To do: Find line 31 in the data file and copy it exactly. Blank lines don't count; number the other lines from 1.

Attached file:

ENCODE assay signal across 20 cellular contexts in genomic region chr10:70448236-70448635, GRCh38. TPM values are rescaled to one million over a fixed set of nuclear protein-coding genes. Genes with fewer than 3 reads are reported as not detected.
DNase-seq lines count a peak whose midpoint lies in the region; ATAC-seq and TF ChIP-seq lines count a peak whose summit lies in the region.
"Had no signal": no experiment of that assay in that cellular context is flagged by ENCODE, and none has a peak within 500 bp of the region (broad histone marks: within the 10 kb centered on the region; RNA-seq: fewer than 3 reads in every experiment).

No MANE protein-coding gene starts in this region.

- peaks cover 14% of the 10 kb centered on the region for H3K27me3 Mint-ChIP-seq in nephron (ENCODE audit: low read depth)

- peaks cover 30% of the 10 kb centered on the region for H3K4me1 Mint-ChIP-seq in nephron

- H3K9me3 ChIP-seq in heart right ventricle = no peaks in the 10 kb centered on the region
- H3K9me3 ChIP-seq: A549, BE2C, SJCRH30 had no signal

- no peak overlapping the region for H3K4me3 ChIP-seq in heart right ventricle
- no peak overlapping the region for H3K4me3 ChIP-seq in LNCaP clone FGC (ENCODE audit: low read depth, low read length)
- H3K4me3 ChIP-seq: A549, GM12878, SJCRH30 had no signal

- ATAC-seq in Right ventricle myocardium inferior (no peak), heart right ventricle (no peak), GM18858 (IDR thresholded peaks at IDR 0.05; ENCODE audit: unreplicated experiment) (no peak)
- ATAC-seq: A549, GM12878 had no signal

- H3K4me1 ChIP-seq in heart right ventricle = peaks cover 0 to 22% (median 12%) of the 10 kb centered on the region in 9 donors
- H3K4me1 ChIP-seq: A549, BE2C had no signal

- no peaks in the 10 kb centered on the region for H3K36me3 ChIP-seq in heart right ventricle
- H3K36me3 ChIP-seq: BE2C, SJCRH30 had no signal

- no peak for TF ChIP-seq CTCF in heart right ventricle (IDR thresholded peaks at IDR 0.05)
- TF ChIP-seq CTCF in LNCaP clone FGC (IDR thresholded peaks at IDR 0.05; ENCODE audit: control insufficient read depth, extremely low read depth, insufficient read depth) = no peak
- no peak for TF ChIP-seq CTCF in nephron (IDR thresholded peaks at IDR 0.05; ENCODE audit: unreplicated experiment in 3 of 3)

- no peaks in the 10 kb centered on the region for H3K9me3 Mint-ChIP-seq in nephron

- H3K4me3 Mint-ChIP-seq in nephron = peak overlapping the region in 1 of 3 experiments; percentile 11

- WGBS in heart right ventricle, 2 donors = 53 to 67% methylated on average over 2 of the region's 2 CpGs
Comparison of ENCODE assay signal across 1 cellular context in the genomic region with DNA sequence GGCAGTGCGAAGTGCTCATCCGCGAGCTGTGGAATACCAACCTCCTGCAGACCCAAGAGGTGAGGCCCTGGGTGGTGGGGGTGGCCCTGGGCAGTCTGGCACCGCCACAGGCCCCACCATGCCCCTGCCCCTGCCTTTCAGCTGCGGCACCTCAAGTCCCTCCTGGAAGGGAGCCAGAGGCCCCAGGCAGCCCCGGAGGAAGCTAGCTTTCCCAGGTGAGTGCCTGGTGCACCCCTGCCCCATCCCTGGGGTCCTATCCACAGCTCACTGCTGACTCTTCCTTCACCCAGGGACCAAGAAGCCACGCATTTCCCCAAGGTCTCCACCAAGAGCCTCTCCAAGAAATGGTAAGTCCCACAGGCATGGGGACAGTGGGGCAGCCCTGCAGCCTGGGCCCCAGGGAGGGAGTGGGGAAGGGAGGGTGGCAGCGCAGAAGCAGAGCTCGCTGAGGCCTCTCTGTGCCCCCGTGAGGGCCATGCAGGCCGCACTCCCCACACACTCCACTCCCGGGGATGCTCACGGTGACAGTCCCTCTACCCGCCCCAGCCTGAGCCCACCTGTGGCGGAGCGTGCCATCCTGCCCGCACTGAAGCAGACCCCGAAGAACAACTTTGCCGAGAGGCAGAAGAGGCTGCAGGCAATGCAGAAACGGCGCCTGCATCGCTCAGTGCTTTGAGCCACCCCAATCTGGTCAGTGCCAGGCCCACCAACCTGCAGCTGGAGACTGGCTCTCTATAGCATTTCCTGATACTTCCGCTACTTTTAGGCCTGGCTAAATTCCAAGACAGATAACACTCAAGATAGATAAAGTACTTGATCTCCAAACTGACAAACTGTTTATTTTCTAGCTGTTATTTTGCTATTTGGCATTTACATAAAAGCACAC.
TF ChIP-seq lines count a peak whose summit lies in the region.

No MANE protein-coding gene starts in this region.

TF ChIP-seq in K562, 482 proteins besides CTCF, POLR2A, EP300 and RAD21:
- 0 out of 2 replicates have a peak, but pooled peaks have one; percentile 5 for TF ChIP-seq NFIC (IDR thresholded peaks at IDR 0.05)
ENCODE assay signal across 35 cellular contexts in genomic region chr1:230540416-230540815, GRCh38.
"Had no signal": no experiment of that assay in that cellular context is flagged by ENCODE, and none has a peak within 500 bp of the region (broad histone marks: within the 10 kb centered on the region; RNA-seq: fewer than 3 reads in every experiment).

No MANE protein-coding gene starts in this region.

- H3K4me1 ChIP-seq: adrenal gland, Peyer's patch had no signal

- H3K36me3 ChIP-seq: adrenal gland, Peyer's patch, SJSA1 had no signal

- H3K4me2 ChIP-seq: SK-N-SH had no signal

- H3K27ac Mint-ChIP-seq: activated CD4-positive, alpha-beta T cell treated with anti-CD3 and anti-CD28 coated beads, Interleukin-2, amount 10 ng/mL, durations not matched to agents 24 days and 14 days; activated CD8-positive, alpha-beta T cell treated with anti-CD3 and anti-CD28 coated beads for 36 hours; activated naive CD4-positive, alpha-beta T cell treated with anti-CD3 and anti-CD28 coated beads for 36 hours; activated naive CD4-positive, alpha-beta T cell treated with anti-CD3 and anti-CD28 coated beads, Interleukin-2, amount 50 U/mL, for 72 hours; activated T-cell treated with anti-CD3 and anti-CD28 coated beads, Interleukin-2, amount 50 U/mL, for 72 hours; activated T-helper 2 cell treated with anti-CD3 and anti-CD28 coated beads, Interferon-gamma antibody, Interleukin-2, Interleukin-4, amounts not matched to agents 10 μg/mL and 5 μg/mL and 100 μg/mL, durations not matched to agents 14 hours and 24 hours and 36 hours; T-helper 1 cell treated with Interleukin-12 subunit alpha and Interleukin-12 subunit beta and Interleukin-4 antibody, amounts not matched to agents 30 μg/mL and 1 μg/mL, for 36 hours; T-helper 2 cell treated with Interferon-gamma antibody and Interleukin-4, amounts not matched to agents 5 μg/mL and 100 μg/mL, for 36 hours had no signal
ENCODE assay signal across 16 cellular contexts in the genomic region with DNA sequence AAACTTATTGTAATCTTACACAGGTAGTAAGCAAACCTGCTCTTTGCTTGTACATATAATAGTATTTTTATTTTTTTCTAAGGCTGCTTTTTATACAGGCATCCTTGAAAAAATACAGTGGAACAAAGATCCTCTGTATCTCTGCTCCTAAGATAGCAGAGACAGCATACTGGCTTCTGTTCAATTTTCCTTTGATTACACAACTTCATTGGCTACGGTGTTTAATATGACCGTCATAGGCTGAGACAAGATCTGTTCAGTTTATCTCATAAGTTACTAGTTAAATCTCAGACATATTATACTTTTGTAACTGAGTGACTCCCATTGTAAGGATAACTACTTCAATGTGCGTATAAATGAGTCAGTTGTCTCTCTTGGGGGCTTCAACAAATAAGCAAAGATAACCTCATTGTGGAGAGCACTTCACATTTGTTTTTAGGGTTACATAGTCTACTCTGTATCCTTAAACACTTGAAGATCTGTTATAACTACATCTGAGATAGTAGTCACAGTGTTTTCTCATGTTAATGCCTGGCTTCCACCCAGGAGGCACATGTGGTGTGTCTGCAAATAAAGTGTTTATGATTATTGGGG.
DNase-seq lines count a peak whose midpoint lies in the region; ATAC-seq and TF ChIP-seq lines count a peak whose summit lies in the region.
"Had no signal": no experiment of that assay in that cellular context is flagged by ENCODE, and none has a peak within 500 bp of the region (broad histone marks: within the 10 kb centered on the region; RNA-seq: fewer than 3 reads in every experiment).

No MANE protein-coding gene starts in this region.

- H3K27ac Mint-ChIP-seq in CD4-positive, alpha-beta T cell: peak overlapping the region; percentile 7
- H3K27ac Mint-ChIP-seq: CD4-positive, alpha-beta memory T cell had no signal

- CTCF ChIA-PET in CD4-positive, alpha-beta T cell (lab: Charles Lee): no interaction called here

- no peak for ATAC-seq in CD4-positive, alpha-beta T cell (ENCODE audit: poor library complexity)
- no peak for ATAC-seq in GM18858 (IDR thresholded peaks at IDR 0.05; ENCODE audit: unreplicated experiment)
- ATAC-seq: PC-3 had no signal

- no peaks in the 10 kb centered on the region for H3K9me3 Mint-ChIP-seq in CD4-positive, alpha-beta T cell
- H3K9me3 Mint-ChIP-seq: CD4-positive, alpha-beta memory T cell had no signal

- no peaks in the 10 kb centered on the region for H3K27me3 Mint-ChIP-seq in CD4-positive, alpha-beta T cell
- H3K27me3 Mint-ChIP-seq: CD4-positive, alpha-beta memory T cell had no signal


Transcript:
No MANE protein-coding gene starts in this region.